I will also have a release concert for ”Growth”, Mars 10th in Örebro, Sweden. I will play a lot of music from the album, but with an open setlist and with room for free improvisation. I like to challenge myself and the audience by trying to be as responsive as possible to the ”vibe” of the moment, rather than getting to fixed about what i’m going to do. That way, I remain more present in what I do.
Today it’s release day for the latest Sleepy Songs EP called With!
This is a collaboration EP I’ve made together with Anders Wiking, Richard LaBrooy, Rikard Mathisson, Erik Slättberg and Merrill Crissey.
This song was written and recorded during my Christmas vacation in Arvika 2018. I sat by my piano in my old room in the basement of my parents house, looking out over my old neighborhood. The neighborhood is called Lundellsgärdet, so this is my theme for my old neighborhood in Arvika where I grew up.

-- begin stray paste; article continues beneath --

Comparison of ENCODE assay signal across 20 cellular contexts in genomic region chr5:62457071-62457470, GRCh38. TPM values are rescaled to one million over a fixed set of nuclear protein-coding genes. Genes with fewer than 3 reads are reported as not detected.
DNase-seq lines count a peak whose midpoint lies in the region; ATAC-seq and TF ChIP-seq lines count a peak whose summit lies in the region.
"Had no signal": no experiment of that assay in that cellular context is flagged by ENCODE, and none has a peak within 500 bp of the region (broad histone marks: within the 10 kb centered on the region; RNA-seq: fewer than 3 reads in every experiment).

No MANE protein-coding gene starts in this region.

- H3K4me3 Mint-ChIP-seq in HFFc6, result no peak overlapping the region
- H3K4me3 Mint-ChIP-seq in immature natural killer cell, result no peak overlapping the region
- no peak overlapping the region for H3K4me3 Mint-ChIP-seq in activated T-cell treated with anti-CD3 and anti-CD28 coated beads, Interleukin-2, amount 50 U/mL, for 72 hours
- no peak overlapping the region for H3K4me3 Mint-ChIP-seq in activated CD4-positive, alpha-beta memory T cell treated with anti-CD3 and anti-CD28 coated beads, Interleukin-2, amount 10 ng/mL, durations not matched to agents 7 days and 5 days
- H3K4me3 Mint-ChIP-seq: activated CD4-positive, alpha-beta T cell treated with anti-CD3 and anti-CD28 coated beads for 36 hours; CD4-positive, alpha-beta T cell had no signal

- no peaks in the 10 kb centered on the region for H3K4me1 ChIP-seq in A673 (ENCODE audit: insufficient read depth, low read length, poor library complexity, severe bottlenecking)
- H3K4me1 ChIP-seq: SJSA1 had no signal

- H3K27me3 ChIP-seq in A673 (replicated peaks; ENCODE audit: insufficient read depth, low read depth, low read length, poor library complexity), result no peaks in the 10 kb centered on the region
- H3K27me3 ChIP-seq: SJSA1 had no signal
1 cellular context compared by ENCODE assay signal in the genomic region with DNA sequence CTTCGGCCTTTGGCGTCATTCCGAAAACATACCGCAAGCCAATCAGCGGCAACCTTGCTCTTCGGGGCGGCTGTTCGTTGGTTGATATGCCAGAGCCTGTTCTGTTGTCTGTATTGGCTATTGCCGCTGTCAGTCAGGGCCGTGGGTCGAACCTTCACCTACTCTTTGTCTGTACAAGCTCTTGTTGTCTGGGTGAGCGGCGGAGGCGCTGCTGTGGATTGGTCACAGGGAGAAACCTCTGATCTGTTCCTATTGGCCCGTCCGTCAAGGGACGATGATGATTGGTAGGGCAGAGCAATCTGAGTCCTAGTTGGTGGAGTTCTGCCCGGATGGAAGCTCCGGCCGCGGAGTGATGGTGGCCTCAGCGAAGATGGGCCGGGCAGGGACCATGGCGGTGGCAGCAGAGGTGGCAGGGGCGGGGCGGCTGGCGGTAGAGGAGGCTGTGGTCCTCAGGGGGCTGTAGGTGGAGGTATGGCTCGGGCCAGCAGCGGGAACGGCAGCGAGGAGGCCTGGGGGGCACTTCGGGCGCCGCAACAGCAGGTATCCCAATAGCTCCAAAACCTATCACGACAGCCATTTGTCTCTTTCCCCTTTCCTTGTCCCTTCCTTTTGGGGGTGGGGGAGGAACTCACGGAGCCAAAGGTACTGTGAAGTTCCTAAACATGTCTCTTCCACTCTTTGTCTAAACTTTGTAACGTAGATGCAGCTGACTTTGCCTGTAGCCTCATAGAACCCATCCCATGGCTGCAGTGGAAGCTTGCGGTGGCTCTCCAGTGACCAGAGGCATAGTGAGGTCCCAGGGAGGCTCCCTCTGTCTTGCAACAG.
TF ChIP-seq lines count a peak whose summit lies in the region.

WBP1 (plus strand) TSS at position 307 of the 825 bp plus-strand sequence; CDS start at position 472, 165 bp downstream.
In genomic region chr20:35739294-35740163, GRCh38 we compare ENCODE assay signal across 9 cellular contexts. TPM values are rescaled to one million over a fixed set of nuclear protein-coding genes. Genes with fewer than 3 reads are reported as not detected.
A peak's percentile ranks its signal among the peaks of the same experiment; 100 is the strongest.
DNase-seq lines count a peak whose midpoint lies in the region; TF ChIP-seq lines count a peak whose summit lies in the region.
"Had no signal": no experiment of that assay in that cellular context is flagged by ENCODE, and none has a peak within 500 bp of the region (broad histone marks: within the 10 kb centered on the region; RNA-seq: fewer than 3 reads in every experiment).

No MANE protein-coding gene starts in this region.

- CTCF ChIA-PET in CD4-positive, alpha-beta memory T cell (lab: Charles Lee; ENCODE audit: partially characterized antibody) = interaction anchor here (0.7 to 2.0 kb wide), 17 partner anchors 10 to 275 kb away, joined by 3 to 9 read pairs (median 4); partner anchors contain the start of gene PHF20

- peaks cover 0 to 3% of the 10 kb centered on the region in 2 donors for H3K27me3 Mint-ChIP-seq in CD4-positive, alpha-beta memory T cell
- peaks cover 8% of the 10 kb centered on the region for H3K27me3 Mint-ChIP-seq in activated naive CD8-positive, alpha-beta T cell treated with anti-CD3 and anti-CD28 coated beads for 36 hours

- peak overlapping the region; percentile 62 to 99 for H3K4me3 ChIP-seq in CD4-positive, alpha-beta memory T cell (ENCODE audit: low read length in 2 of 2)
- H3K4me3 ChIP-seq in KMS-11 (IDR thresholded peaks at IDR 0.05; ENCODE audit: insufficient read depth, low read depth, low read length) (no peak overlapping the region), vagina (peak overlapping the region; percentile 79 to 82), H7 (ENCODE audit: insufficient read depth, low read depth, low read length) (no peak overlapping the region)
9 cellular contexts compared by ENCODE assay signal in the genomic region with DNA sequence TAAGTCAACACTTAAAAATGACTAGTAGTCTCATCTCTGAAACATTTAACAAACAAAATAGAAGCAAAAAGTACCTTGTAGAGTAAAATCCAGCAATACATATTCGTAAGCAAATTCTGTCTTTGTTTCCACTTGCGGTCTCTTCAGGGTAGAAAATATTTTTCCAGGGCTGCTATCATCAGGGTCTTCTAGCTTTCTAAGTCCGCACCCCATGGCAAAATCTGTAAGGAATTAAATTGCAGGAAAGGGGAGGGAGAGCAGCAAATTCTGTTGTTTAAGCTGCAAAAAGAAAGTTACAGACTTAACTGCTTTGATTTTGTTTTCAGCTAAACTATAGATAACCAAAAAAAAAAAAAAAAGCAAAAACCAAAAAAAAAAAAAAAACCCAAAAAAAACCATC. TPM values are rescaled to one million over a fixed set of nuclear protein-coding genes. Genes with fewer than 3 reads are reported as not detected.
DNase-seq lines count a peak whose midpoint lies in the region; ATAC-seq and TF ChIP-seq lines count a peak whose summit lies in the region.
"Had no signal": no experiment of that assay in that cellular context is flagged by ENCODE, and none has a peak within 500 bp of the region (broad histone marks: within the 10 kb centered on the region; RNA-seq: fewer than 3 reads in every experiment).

Right befor Christmas, I was listening a lot to Erik Slättbergs album Growth, and especially the song Tybblelund, so I guess you can say that the song is very inspired by that particular song with the time signature changing between 4/4 and 3/4, and has a rather jazzy feeling to it.
Today I’m introducing you to Antarctic Wastelands and Dear Gravity, or Mike Graff (DG) and Ben Tatlow (AW), which is what the people behind the project is called in “real life”. Mike is from America, and Ben is based in Hong Kong (but moved from Sweden just 6 months ago). Both Ben and Mike uses words as “ambient” and “cinematic” to describe their music, which sound pretty much accurate to me!
This track is the second one I post about from the Sonder House compilation Recollections Vol 3 (the first being Erik Slättbergs song All that didn’t happen). The compilation was release in the end of august of 2019. My guess is that this won’t be the last post about this compilation!
Tell us something about your track Refuge!